Unlike some animal, ecologic, case-control, and prospective studies
that have associated higher selenium levels with reduced cancer
risk, a large cohort study recently reported in the Journal
of the National Cancer Institute found that selenium intake
(as reflected by toenail selenium levels) within the range typically
consumed by most women in the United States was not associated
with a reduced risk of several common cancers.
Miriam Garland, SCD, Harvard School of Public Health, led the
research team that analyzed toenail clippings (which may reflect
dietary selenium intake over the previous year or longer) obtained
from 62,641 women with no cancer history. All of the women were
participants in the Nurses' Health Study, and were aged 30 to
55 years at the study's inception in 1976.
The toenail clippings were requested from the cancer-free women
in 1982, and during 41 months of follow-up, 503 cases of cancer
other than breast cancer or nonmelanoma skin cancer were diagnosed.
For each cancer patient, a control subject was chosen from among
the women who remained free of diagnosed cancer, matched by age
and by date of nail return. In addition, toenail selenium data
from a previous study of 434 breast cancer patients and their
controls were included in some of the analyses.
For cancers at all sites combined (excluding breast cancer), case
and control subjects had similar mean toenail selenium levels,
and a nonsignificant positive association between selenium levels
and cancer risk (age- and smoking-adjusted) was found. Potentially
confounding factors were considered (eg, state of residence, weight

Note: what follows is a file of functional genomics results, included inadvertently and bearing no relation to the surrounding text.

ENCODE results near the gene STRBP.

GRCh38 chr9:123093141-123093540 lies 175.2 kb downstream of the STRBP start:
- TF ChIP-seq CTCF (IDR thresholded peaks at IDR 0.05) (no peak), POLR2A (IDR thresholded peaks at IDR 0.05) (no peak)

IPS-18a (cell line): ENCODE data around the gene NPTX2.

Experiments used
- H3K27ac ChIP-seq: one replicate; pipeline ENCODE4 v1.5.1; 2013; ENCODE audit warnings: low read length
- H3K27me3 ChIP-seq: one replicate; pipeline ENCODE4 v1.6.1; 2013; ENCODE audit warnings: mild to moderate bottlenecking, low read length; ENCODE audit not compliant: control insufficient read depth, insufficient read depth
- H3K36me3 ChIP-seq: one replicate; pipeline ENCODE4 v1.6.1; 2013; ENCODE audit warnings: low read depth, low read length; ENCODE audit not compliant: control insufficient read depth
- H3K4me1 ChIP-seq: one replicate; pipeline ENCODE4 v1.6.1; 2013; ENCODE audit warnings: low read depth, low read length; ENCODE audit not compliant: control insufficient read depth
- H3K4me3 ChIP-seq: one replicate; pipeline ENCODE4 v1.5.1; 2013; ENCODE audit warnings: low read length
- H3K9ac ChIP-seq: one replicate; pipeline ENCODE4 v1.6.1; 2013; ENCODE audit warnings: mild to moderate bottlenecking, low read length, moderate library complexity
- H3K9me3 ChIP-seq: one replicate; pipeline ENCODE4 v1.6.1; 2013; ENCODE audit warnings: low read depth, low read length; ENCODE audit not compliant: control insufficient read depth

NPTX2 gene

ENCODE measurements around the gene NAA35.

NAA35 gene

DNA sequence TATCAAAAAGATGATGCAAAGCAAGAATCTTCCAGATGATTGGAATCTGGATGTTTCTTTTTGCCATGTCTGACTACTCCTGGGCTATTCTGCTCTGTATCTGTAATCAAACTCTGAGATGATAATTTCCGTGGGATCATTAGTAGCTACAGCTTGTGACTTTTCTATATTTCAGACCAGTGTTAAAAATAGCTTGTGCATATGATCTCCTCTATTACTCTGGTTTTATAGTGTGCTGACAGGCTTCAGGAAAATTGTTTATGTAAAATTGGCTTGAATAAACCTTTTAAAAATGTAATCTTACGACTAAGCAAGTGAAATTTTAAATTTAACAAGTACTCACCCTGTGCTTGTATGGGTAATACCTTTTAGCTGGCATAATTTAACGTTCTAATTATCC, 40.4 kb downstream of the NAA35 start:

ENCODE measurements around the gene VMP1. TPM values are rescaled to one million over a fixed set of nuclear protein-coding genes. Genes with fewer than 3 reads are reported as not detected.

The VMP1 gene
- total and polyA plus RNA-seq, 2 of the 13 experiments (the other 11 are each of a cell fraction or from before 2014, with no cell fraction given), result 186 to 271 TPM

relative to height, aspirin use, intake of various dietary constituents,
reproductive variables, and variables related to hormone use and
melanoma risk), but none materially altered the results. In a
combined analysis, including the breast cancer study data, the
results were more weakly positive.
In the analyses by cancer site, toenail selenium level was not
associated with reduced cancer risk at any major site, including
uterine cancer, colorectal cancer, melanoma, ovarian cancer, or
lung cancer (after adjusting for smoking). In fact, nonsignificant
positive associations were observed for colorectal cancer, melanoma,
and for lung cancer. Relevant potential confounding factors were
considered for each of the cancer sites; inclusion of these factors
did not substantially alter the results, except that results for
colorectal and uterine cancer became more strongly positive, though
the trends were not statistically significant.
The authors conclude that the data provide evidence against the
hypothesis of an overall protective effect of selenium within
the range of intakes among women in the U.S. but acknowledge that
the implications of the observed positive associations are unclear.
In addition, they note that knowledge of selenium metabolism is
incomplete, and suggest further research in this area that may
help elucidate the biological basis for any relationship between
selenium and cancer risk.
In an accompanying editorial, Larry C. Clark, MPH, PhD, and David
S. Alberts, MD, Arizona Cancer Center, suggest that despite the
magnitude of this cohort study, interpretation of the results
is complicated by possible selenium status differences in population
subgroups with particular cancer risks from age, exposure or nutrient
status, changes in participants' toenail selenium levels over
time, and other factors. They believe, in light of conflicting
results from epidemiologic studies, that the findings from this
study should not be the sole basis upon which individual or public
health decisions are made. They emphasize the importance of prospective
clinical trials of selenium to address the issue of cancer prevention